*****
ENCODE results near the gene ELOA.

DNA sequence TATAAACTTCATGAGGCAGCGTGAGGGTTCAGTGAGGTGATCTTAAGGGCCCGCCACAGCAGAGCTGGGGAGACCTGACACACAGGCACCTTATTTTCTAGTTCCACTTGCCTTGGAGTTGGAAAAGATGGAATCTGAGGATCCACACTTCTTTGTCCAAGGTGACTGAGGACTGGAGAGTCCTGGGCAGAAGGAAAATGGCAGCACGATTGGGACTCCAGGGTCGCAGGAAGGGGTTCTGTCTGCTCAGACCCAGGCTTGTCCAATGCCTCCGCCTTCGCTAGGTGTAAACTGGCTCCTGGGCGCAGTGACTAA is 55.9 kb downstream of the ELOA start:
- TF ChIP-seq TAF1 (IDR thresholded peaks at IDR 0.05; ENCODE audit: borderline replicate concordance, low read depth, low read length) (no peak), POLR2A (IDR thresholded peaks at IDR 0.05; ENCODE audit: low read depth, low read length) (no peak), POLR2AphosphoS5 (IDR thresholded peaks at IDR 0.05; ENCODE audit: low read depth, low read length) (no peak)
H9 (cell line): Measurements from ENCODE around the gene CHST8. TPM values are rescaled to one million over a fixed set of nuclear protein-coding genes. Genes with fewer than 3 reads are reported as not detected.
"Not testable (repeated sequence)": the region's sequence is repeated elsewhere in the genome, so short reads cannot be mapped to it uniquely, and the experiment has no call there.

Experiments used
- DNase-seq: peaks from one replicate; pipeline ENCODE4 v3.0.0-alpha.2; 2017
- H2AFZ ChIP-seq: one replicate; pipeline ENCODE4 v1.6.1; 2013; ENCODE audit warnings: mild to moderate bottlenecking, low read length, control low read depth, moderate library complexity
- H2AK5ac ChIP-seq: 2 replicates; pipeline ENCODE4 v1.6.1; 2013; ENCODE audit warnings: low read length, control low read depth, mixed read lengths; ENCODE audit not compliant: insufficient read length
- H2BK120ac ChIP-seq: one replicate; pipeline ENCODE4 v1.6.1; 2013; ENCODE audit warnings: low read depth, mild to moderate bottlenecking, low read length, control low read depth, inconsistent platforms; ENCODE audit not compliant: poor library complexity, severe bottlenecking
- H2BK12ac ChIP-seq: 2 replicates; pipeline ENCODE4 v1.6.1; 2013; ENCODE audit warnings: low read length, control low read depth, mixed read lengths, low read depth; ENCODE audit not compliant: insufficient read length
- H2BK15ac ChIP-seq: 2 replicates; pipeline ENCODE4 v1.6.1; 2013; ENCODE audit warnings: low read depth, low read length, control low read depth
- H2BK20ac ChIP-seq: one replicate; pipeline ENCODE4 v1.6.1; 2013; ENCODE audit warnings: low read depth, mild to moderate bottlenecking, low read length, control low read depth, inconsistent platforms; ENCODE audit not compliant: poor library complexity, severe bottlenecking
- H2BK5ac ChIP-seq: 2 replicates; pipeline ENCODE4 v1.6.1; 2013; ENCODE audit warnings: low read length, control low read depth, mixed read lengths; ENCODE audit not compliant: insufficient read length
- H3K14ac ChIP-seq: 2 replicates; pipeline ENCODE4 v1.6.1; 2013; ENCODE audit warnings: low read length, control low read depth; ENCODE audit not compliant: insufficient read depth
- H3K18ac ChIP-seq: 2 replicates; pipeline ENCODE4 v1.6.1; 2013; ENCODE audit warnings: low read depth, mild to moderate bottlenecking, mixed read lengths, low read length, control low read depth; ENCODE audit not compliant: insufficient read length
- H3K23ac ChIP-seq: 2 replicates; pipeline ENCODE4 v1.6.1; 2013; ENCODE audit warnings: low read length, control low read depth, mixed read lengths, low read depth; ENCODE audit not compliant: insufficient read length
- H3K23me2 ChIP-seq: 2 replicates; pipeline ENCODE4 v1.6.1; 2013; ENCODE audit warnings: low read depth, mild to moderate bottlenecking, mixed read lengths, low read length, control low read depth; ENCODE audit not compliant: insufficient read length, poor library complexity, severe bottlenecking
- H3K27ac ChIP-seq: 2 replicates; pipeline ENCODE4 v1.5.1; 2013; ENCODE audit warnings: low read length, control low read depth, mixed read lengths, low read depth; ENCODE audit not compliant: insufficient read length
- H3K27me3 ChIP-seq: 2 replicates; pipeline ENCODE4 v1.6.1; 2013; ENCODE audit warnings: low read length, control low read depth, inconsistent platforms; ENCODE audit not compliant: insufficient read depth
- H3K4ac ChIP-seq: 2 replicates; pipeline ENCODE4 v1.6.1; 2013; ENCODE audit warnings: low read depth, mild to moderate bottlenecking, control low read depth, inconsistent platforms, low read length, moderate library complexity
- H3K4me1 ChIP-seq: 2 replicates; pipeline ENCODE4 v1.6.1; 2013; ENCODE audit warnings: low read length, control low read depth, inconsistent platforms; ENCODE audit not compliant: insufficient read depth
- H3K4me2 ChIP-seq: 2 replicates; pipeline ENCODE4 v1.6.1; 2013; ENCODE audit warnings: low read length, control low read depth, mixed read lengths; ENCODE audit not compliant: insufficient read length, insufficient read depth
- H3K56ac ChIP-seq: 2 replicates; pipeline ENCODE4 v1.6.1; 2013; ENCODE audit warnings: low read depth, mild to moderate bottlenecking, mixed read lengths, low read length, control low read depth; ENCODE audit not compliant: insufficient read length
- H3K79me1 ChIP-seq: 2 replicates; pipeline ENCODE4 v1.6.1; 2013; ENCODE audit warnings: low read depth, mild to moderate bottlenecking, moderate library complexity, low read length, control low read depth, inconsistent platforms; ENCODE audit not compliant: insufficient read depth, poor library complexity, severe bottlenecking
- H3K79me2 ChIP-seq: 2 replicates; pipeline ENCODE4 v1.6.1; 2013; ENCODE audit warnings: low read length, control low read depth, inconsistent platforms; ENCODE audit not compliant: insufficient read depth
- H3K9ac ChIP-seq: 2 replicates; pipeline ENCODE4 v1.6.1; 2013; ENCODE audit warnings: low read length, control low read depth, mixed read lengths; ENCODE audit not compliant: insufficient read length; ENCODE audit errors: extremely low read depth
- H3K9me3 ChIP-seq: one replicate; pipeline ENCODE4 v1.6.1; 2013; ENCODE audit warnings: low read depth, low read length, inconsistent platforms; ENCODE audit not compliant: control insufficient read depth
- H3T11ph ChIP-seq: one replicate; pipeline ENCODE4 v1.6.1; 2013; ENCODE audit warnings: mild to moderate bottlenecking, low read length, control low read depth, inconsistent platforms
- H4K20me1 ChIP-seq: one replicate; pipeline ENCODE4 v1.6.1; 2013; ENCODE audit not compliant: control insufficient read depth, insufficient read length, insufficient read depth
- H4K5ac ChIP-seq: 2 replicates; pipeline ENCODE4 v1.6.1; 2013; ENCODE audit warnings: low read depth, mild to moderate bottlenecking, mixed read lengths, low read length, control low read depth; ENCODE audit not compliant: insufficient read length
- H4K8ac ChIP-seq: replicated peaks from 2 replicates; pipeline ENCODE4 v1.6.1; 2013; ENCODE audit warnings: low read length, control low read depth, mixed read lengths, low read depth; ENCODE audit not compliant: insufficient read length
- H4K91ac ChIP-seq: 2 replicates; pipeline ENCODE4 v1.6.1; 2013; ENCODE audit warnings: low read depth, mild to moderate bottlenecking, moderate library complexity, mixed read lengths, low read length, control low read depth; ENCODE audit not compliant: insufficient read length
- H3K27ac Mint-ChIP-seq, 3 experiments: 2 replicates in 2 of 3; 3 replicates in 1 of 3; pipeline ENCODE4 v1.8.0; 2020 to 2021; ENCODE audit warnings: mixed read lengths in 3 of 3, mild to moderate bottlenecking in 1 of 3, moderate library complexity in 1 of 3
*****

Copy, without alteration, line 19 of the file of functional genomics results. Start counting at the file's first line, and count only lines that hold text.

- H3K27ac ChIP-seq: 2 replicates; pipeline ENCODE4 v1.5.1; 2013; ENCODE audit warnings: low read length, control low read depth, mixed read lengths, low read depth; ENCODE audit not compliant: insufficient read length